A Flash of Lightning

North Carolina is one of the most dangerous states for the number of lightning fatalities, but new research makes nature’s light show more predictable.

RALEIGH — The everyday weather we all live in is a little like politics and real estate—what’s happening locally really matters.

“What happens where you live is really important,” says Jonathan Blaes, Science Operations Officer with the National Weather Service in Raleigh. “Most of us in North Carolina and the southeast United States are familiar with summer storms, where it may rain and thunder in your neighborhood and if you drive a few miles away you find that nothing has happened.”

As another example of how local weather matters, Blaes adds that the same phenomenon happens in the winter; heavy snow in one area of a county but nothing in another part. 

It’s even more important when talking about lightning, because North Carolina has ranked sixth in the nation for the number of lightning fatalities over the past 15 years—for a number of reasons.

“That’s largely a result of the number of storms we get, but it’s also because of lifestyle and sociological issues,” explains Blaes. “In the summer when storms are at their peak, there are lots of people at the beach, playing golf, working outside on the farm or just spending time outdoors. It’s something we take very seriously,” which is why Gary Lackmann of NC State University’s Department of Marine, Earth and Atmospheric Sciences is working with the National Weather Service to improve the understanding and forecasting of lightning.

“Typically the summer air mass here is hot, humid, and unstable, and along the coast we have a sea breeze that helps to lift the air and release the instability,” explains Lackmann, who adds that all of the ingredients for thunderstorms with lightening are present in a North Carolina summer. “We have the fuel and we have the spark.”

So just what is the fuel and spark for a lightning-filled storm?

First, you need ice. That’s right, ice.

That means a cloud that is sufficiently tall enough to reach colder temperatures where ice will form and stay solidified.

All those ice particles swirling around in the cloud bang into each other, causing a separation of charged particles. Positively charged particles rise to the top of the thunderstorm. Negatively charged particles and hailstones drop to the bottom of the cloud.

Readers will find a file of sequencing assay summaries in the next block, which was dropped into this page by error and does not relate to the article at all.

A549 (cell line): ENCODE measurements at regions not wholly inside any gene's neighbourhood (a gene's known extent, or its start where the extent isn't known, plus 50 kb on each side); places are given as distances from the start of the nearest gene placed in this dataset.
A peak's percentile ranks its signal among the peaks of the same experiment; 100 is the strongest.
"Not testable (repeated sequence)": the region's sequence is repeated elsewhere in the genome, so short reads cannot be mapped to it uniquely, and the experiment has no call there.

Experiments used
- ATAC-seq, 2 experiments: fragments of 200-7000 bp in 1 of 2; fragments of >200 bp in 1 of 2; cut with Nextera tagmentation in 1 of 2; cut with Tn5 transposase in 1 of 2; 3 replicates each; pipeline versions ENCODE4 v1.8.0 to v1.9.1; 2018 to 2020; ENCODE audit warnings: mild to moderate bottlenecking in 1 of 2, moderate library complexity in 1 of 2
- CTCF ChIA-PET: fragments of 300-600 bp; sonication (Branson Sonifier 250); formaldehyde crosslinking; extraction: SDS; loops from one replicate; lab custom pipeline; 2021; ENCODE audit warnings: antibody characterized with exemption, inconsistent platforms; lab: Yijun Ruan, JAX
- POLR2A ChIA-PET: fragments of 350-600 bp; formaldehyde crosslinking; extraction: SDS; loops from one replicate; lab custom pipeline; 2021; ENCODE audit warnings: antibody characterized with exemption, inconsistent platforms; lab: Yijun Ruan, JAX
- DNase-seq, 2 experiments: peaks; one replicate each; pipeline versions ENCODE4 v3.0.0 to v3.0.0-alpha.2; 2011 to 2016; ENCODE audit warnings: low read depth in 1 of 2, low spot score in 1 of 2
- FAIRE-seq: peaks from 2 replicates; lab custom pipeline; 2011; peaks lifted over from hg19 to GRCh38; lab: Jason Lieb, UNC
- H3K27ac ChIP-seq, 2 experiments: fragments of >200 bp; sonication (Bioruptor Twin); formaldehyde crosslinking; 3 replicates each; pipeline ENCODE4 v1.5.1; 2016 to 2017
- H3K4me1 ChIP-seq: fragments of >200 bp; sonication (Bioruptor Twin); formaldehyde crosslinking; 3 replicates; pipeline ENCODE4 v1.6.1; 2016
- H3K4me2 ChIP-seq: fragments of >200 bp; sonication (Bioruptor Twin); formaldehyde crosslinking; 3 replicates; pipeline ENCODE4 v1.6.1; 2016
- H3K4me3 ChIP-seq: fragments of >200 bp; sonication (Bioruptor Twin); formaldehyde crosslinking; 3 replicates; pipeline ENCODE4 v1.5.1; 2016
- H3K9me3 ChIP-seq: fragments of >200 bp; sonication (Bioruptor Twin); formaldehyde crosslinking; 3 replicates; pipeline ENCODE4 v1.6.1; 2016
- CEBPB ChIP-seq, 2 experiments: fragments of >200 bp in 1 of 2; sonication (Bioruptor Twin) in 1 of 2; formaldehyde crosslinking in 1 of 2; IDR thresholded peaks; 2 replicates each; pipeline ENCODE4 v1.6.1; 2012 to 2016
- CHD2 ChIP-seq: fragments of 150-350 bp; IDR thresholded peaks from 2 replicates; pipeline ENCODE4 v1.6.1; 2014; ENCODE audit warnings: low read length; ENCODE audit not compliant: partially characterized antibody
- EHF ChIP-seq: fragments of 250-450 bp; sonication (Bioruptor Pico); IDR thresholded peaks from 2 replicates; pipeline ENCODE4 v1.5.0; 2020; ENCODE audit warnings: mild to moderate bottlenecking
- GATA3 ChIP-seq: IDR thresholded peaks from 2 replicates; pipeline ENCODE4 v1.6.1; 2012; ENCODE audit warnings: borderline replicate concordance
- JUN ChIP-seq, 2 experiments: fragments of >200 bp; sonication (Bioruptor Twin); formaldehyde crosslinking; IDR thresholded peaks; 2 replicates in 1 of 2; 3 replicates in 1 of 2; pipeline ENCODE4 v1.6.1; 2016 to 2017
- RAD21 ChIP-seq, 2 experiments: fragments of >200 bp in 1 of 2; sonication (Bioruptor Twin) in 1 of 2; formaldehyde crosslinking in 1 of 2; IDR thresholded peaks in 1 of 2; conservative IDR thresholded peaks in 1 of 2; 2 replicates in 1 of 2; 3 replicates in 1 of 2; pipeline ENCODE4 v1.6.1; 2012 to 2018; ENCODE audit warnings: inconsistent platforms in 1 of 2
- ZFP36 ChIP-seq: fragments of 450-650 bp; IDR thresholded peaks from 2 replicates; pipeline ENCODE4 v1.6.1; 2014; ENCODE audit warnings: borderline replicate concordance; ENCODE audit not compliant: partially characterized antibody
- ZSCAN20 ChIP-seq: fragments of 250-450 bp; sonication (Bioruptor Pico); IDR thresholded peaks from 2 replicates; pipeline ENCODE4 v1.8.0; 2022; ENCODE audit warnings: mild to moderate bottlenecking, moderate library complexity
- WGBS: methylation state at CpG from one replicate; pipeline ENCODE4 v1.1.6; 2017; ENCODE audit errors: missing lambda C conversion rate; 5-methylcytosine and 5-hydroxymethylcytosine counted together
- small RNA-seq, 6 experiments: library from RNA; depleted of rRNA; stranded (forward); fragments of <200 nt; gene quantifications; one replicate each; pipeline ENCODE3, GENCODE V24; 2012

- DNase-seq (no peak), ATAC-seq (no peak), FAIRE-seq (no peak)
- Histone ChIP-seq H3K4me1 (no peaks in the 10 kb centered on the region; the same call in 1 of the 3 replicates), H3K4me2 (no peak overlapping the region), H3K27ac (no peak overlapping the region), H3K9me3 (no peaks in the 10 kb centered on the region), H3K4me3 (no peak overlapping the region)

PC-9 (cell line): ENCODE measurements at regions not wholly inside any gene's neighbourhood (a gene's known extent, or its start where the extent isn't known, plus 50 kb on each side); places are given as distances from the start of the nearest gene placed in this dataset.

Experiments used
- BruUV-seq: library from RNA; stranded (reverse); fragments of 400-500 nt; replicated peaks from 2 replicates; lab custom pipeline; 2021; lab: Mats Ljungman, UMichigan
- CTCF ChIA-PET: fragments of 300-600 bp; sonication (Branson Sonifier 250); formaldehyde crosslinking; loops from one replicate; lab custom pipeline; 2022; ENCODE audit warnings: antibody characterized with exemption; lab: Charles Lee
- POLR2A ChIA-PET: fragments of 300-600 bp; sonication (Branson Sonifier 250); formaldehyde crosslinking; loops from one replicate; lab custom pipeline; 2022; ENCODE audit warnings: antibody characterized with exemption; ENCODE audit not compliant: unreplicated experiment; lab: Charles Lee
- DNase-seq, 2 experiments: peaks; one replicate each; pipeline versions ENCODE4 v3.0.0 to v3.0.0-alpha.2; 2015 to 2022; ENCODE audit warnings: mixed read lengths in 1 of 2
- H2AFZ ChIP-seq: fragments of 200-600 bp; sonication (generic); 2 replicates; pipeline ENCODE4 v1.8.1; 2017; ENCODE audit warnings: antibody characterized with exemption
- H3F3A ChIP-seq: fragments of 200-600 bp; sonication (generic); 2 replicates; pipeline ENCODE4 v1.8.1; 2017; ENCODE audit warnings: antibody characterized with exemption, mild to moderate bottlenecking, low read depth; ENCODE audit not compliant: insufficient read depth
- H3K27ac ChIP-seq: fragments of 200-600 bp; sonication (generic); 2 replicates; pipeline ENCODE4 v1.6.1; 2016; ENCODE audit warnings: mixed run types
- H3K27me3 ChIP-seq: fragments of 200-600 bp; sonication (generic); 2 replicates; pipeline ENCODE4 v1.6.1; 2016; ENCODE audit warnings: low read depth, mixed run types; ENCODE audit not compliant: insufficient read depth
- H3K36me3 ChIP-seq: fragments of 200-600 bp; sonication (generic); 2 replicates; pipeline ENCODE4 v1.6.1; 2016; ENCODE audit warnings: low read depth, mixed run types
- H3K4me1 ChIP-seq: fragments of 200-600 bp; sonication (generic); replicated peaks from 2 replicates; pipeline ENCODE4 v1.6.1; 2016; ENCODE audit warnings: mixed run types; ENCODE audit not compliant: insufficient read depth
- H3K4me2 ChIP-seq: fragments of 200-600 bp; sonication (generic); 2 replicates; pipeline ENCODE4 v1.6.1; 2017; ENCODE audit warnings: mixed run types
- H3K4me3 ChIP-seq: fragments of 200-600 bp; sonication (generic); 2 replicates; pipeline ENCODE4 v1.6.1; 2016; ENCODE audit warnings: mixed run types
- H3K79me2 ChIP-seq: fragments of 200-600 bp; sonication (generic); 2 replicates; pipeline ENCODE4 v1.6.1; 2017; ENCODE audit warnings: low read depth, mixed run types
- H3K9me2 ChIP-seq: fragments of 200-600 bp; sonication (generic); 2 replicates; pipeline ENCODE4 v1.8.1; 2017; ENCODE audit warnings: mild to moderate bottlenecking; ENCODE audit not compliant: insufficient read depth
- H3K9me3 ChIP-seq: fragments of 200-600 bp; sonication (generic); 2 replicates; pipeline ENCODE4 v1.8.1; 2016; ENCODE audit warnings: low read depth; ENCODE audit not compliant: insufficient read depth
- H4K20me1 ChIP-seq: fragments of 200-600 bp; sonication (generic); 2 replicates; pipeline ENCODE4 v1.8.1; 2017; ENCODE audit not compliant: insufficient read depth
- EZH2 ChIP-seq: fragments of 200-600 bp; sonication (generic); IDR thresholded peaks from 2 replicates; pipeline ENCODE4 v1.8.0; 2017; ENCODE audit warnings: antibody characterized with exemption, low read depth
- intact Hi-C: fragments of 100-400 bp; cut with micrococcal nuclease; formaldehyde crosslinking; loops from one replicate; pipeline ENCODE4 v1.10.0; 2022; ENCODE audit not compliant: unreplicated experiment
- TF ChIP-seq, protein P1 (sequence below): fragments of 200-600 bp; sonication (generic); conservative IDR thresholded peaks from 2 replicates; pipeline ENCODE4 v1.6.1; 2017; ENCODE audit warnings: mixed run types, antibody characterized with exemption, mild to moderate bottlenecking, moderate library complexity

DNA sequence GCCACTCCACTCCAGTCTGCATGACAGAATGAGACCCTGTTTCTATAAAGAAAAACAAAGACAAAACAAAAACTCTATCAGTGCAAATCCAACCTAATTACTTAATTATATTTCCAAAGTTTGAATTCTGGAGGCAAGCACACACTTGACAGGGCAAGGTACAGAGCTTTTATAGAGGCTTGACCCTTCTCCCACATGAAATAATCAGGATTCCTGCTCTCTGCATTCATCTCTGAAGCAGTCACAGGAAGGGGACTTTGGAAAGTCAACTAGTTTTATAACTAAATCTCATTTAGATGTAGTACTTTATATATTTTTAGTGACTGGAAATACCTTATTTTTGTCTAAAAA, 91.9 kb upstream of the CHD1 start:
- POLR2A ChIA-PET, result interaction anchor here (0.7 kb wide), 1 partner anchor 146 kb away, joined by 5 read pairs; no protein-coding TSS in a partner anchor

As the charge grows, the negatively charged bottom of the cloud sends out an invisible charge towards the ground. As the charge gets close to the ground, positively charged objects on the ground attract it, and a channel develops. The electrical transfer in the channel is lightning.

But lightning isn’t limited to a flash that extends from a cloud to the ground. Lightning comes in different forms, including positive and negative discharge, cloud to cloud, within cloud, cloud to air and cloud to ground.

Lightning-related fatalities have dropped, thanks to technology showing the current location of storms. Meteorologists can also now predict the odds of a storm forming in a given area. That’s why storm predictions always include a percentage chance. For example, a forecast will list a 60% chance of rain. The goal for weather researchers is precision forecasting; that is, predicting when and where a storm will hit.

“We can predict the environment of the storm because we have computer models that have all of the equations that govern the motions of the atmosphere and we can project them forward in time to what the weather maps will look like,” says Lackmann. “What we can’t say yet is there will be a storm over Chapel Hill at 3PM.”

But the work is progressing. 

Dianna Francisco, who is working on her Ph.D in Atmospheric Science, is testing lightning forecast models against days in which a large number of lightning strikes were reported. That includes central North Carolina, on July 28, 2005, when there were 39,754 cloud to ground lightning strikes in a 24-hour period. It is the worst day ever for lightning strikes in the state.

“These computer models can generate clouds, which turn into thunderstorms,” says Francisco. “Since we know the ingredients of lightning, we can predict the general area where lightning strikes will be and even estimate the number of strikes in the area. There is still a lot of work to do but we’re getting close.”

Researchers are starting to blend computer models with radar images of storms to give a short-term forecast of where lightning will be in a couple hours. Lackmann is confident better lightning forecasts will be coming.

“I think you will see in next five to 10 years the ability to say if you have a football game at the stadium with a 1PM kickoff, you may want to delay the start of the game because there will lightning in the area.”


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